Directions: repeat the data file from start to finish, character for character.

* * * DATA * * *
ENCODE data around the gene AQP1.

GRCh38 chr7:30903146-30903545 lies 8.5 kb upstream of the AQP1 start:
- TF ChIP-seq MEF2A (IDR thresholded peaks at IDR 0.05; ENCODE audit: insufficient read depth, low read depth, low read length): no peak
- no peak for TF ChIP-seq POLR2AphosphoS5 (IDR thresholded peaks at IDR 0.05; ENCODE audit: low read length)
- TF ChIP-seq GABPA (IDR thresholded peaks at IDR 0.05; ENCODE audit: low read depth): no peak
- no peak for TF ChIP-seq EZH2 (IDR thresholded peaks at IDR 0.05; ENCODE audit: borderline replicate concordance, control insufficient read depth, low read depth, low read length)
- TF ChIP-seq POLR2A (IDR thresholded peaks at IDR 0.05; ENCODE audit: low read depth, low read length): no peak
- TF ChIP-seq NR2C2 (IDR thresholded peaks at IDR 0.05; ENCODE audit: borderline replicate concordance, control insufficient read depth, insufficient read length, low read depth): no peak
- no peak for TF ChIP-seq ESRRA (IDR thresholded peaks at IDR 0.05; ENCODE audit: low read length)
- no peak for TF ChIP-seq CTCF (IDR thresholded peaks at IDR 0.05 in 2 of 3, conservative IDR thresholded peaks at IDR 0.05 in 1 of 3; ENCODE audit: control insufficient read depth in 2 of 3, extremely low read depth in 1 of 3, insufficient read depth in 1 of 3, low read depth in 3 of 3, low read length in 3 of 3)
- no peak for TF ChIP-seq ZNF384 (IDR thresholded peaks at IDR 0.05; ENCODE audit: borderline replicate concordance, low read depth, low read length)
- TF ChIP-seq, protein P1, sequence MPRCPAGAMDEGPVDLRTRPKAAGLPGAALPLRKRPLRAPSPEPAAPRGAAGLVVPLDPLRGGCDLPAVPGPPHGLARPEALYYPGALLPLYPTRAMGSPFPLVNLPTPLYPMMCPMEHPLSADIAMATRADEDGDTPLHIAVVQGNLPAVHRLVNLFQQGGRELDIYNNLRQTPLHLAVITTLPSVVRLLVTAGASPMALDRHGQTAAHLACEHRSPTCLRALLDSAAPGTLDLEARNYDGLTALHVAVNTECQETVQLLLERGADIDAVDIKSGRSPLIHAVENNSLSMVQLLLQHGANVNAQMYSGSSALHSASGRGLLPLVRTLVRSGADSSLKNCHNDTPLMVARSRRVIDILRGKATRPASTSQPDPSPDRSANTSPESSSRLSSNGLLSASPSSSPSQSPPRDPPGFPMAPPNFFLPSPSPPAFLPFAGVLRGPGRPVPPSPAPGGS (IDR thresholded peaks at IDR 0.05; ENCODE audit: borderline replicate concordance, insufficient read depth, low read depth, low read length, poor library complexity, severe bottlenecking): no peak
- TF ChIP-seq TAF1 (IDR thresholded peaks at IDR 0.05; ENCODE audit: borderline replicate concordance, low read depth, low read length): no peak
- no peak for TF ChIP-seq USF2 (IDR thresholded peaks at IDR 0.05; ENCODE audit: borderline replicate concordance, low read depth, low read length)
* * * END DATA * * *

ENCODE data around the gene AQP1.

GRCh38 chr7:30903146-30903545 lies 8.5 kb upstream of the AQP1 start:
- TF ChIP-seq MEF2A (IDR thresholded peaks at IDR 0.05; ENCODE audit: insufficient read depth, low read depth, low read length): no peak
- no peak for TF ChIP-seq POLR2AphosphoS5 (IDR thresholded peaks at IDR 0.05; ENCODE audit: low read length)
- TF ChIP-seq GABPA (IDR thresholded peaks at IDR 0.05; ENCODE audit: low read depth): no peak
- no peak for TF ChIP-seq EZH2 (IDR thresholded peaks at IDR 0.05; ENCODE audit: borderline replicate concordance, control insufficient read depth, low read depth, low read length)
- TF ChIP-seq POLR2A (IDR thresholded peaks at IDR 0.05; ENCODE audit: low read depth, low read length): no peak
- TF ChIP-seq NR2C2 (IDR thresholded peaks at IDR 0.05; ENCODE audit: borderline replicate concordance, control insufficient read depth, insufficient read length, low read depth): no peak
- no peak for TF ChIP-seq ESRRA (IDR thresholded peaks at IDR 0.05; ENCODE audit: low read length)
- no peak for TF ChIP-seq CTCF (IDR thresholded peaks at IDR 0.05 in 2 of 3, conservative IDR thresholded peaks at IDR 0.05 in 1 of 3; ENCODE audit: control insufficient read depth in 2 of 3, extremely low read depth in 1 of 3, insufficient read depth in 1 of 3, low read depth in 3 of 3, low read length in 3 of 3)
- no peak for TF ChIP-seq ZNF384 (IDR thresholded peaks at IDR 0.05; ENCODE audit: borderline replicate concordance, low read depth, low read length)
- TF ChIP-seq, protein P1, sequence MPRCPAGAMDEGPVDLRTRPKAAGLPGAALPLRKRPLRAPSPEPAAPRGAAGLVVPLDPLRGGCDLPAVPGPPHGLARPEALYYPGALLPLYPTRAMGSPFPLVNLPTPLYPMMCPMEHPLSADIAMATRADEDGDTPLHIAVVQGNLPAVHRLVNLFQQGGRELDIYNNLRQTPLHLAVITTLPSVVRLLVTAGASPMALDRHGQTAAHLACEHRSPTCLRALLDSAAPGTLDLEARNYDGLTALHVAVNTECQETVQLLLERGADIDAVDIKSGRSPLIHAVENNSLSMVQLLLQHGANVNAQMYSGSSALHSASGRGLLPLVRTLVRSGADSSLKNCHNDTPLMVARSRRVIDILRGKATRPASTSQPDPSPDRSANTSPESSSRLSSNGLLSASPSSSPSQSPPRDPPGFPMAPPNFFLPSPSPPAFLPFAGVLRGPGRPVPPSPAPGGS (IDR thresholded peaks at IDR 0.05; ENCODE audit: borderline replicate concordance, insufficient read depth, low read depth, low read length, poor library complexity, severe bottlenecking): no peak
- TF ChIP-seq TAF1 (IDR thresholded peaks at IDR 0.05; ENCODE audit: borderline replicate concordance, low read depth, low read length): no peak
- no peak for TF ChIP-seq USF2 (IDR thresholded peaks at IDR 0.05; ENCODE audit: borderline replicate concordance, low read depth, low read length)